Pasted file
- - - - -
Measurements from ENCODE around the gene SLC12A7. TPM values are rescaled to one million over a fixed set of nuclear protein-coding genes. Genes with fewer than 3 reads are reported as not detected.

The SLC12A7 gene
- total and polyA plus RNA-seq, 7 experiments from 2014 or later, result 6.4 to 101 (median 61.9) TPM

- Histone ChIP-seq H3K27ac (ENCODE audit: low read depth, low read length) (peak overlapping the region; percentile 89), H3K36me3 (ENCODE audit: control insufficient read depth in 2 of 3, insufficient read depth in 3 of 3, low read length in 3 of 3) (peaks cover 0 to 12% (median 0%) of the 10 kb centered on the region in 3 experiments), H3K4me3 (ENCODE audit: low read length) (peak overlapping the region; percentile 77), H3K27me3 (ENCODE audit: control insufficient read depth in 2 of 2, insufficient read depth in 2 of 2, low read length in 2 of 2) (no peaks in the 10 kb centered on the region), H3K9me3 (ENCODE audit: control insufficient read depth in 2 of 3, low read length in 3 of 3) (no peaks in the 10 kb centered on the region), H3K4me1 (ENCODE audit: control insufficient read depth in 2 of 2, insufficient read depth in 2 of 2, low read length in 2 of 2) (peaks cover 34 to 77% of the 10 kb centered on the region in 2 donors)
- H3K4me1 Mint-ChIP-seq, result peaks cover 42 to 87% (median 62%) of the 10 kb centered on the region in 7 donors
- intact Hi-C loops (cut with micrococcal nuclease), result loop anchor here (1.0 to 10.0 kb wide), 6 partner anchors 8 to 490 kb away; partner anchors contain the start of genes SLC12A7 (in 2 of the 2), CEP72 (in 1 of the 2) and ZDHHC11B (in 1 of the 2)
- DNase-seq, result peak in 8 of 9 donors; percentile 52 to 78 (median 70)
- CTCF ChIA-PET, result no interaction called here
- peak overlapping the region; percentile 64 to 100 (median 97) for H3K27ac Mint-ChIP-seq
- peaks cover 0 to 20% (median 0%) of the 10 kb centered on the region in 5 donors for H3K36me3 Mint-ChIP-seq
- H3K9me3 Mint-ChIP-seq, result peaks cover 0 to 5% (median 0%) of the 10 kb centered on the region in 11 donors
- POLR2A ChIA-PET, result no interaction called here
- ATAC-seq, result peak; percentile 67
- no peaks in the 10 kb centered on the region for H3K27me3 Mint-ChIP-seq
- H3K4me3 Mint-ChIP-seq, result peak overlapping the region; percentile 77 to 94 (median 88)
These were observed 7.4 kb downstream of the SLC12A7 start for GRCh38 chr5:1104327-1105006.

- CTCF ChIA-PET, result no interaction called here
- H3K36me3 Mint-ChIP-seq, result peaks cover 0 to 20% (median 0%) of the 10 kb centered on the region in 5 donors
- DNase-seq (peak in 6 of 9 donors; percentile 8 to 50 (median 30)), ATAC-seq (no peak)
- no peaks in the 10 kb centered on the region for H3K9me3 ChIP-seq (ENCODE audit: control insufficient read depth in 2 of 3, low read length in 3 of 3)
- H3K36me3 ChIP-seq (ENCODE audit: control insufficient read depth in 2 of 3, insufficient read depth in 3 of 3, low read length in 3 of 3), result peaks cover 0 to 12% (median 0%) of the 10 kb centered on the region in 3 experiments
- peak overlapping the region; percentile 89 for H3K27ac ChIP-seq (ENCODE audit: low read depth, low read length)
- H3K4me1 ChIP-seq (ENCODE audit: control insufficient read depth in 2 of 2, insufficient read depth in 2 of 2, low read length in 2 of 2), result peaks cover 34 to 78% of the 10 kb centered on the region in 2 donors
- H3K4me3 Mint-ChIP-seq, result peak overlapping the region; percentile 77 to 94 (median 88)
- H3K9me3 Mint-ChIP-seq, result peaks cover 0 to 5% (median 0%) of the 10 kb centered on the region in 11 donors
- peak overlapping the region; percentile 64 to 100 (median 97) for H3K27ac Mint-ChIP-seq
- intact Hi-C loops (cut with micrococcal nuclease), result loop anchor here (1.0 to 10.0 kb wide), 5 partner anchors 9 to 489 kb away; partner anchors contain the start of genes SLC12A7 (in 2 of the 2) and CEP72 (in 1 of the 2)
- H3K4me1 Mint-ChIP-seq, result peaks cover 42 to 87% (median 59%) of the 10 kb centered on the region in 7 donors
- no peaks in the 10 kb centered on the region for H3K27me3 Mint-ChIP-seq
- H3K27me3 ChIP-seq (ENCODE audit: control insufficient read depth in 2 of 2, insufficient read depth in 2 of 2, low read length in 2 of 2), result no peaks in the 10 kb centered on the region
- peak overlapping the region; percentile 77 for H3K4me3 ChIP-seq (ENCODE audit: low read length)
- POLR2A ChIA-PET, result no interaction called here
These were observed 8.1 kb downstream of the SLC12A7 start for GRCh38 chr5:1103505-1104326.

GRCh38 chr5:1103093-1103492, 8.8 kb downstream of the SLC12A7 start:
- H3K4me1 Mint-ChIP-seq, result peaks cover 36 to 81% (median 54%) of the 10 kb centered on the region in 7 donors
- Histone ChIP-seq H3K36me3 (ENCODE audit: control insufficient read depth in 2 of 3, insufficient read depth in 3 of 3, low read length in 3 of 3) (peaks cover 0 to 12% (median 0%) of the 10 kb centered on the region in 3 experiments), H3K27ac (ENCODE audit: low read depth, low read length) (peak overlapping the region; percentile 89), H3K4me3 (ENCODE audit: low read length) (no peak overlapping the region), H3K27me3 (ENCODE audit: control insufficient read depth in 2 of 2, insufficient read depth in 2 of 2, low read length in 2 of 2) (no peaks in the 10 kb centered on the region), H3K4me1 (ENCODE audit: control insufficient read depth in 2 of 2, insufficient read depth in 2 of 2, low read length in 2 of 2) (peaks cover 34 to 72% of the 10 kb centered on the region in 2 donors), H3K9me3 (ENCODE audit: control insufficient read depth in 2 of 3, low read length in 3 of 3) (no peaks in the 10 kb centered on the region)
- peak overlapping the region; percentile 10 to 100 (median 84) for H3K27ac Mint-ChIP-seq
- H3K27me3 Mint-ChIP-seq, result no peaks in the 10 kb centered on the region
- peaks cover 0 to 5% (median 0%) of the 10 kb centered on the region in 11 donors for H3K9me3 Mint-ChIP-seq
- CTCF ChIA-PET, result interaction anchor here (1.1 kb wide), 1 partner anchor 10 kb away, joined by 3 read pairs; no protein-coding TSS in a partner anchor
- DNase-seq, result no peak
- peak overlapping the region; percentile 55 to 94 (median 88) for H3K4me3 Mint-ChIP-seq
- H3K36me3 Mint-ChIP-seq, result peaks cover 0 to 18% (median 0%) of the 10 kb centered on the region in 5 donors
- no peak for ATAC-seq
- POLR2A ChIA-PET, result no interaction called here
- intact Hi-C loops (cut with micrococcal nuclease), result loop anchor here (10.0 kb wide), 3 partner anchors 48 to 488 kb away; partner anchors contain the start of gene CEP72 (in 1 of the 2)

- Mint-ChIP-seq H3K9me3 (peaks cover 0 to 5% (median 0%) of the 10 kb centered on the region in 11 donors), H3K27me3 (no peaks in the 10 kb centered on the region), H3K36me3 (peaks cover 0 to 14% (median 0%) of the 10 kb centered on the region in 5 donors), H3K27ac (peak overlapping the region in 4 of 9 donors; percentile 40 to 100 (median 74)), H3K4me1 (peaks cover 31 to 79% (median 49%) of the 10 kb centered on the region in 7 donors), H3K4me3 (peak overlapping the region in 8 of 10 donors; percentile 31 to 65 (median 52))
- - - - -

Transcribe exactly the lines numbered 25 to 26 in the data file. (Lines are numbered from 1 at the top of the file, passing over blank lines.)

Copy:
- H3K9me3 Mint-ChIP-seq, result peaks cover 0 to 5% (median 0%) of the 10 kb centered on the region in 11 donors
- peak overlapping the region; percentile 64 to 100 (median 97) for H3K27ac Mint-ChIP-seq